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Theatre in Review: Dogs of Rwanda (Urban Stages)

Abou Lion Diarra, Dan Hodge. Photo: Ben Hider

When men and women turn into savages, committing unthinkable acts, what happens next? How do the survivors go forward with their lives? What does forgiveness mean in this context? These questions lie at the heart of Sean Christopher Lewis' profoundly unsettling new play. Complex historical events, such as the horror show that was the Rwandan genocide, often elude playwrights; drama has its own demands, and they don't necessarily include laying bare an intricate matrix of sociopolitical factors. Furthermore, how does one engage an audience with such forbidding material? It is only natural to want to avert one's eyes from such events, which only seems to confirm Thomas Hobbes' worst conclusions about human nature. How are we to accept the idea of people turning against their fellow citizens, committing mass slaughter without a second's thought? Is the veneer of our civilization really that tissue-thin?

Rather than try to explain the inexplicable, Lewis opts for an intently focused approach: Dogs of Rwanda, a solo show, is filled with terrors, but the question gnawing at David, his protagonist, is how to live with the memories of crimes that, by all rights, will leave deep, ineradicable scars. David is one of a group of Christian teenagers from Ohio who, in 1994, travel to Uganda for their spring break. Heading to a village in the countryside, they take part in good works, helping to build new homes. For David, God's work comes with a bonus: Working side by side with Mary, his longtime girlfriend, he says, is "basically the most romantic thing you can imagine. Two teenagers, in the most beautiful place they've ever seen, lush and green, right down the river from Rwanda, falling in love. This is going to be the greatest spring break of our lives.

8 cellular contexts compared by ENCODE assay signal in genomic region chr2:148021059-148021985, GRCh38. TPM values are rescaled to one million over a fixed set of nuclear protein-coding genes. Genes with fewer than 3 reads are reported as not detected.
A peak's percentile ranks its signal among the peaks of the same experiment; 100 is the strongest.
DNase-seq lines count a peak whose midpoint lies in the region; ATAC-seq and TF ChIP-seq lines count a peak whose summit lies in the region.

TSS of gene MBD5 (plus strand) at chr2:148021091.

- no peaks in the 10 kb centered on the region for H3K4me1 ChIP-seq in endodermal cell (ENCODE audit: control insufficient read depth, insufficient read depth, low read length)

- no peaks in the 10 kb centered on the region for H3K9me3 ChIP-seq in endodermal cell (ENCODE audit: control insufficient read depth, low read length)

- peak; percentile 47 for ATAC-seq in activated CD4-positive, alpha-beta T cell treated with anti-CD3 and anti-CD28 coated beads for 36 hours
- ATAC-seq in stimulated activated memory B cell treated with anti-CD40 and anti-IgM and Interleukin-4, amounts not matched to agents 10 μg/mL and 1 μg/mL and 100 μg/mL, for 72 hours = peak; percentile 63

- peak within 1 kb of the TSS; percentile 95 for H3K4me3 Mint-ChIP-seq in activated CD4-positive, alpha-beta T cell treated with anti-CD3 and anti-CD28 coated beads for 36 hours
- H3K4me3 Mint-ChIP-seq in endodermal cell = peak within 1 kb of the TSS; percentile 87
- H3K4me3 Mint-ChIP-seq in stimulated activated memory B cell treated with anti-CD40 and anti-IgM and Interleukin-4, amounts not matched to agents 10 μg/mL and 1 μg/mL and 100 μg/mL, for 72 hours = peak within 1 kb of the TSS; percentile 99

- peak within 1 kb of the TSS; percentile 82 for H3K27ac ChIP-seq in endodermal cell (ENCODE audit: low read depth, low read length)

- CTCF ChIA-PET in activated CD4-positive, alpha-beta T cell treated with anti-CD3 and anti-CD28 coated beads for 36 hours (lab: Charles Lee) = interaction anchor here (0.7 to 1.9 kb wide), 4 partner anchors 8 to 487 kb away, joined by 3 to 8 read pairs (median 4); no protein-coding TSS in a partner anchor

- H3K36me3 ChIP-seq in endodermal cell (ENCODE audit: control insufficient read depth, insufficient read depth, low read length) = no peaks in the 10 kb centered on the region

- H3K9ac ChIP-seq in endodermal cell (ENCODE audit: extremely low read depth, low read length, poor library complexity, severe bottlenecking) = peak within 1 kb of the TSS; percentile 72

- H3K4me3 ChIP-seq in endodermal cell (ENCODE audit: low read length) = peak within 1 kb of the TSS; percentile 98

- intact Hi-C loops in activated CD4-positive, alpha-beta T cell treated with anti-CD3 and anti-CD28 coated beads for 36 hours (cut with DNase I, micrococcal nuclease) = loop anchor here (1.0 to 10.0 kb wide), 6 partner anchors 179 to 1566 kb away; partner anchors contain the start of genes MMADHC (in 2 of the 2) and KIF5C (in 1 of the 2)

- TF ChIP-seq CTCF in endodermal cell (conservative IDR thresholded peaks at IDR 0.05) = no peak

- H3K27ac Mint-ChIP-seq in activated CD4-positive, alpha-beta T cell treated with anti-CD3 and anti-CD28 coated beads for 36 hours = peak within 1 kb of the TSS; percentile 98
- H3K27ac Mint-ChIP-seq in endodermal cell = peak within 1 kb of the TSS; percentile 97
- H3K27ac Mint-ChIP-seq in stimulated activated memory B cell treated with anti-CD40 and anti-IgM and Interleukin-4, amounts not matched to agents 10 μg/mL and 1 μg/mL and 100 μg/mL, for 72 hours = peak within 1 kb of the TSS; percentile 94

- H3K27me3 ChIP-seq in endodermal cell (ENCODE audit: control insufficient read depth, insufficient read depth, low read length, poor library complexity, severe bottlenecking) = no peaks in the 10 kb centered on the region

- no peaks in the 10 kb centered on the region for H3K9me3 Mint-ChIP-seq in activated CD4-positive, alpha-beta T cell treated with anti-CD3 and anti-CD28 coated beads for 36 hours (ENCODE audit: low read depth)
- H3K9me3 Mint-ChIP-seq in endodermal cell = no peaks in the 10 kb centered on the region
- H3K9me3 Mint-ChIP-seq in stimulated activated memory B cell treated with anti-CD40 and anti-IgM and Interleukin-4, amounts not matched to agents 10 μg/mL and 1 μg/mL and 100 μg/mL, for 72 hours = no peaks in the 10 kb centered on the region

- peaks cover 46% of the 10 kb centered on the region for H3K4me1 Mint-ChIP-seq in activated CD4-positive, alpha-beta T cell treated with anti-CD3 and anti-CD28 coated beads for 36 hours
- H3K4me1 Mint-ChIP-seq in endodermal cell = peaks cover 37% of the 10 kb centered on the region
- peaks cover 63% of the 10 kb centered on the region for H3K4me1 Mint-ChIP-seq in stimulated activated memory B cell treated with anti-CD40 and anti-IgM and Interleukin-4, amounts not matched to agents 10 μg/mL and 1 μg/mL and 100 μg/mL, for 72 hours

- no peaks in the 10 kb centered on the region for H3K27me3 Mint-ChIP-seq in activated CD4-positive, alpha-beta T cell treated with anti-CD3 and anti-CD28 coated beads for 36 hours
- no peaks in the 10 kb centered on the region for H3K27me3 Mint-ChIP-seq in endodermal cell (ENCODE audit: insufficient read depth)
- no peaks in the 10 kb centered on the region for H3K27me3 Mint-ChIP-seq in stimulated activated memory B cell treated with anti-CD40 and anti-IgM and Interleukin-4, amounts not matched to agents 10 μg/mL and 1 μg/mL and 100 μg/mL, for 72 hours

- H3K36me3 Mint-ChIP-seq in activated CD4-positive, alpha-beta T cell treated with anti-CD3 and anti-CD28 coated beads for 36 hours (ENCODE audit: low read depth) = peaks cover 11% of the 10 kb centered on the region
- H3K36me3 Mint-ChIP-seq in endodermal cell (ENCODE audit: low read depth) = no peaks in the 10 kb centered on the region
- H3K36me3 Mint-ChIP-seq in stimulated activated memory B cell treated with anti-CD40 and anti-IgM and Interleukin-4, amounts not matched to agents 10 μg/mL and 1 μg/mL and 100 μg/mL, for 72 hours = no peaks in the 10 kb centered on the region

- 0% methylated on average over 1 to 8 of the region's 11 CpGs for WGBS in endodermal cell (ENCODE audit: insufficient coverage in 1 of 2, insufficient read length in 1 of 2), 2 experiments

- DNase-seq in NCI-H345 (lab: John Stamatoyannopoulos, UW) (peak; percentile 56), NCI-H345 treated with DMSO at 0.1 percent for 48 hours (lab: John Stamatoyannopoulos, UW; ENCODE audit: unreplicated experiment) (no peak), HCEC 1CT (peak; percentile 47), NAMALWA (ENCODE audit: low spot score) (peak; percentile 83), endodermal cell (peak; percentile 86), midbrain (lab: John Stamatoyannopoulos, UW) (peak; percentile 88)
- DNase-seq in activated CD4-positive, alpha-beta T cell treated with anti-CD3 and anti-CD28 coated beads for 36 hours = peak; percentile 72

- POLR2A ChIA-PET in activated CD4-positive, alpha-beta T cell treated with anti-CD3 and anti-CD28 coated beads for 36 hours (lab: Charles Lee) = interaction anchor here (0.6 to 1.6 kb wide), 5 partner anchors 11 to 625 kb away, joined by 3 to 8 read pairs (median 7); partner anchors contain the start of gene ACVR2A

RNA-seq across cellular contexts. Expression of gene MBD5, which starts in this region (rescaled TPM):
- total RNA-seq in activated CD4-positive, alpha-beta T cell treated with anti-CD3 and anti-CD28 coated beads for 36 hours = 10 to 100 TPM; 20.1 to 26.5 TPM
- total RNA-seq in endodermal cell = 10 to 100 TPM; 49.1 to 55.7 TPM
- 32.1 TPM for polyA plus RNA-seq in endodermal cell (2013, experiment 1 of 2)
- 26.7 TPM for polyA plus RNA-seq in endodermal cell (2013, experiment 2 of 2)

"And then one morning, a dead body comes floating by," he continues. "At first, we think it's an accident. We've never seen a dead body before. But then they keep coming."

The genocide has begun, as members of the Hutu tribe set out to eradicate -- in the most brutal fashion imaginable -- anyone who belongs to the Tutsi nation. David, Mary, and the others are quickly returned home, but they are changed forever by what they have seen. Partly as an act of exorcism -- - life at home now seems oddly unreal -- David begins writing about his experiences, eventually publishing a book, Tales of the Red Hills, which leads to all sorts of unintended consequences. Among other things, it drives a wedge between him and Mary, and they drift apart. And, after its publication, David receives in the mail a copy with a cryptic note attached, saying, "There are untruths here."

The letter is from God's Blessing, the young Tutsi man who befriended David and Mary, and who now pulls David back to Rwanda to face the events that he left out of Tales of the Red Hills. At first, David is stunned by the pace of new building in Rwanda -- which, he quickly realizes, has entirely been paid for by outside governments. "NGO money has been very, very kind," he notes, acidly. "Our guilt has been very, very kind." Next comes a stopover at a church where one of the mass killings took place; a woman takes David around, pointing out such details as a dark stain on the wall ("It's blood. From the babies"), ending her catalogue of horrors with her hands open, awaiting payment. Then she starts her spiel all over again, with another visitor. "It's a tourism of atrocity," says David, already feeling shaky.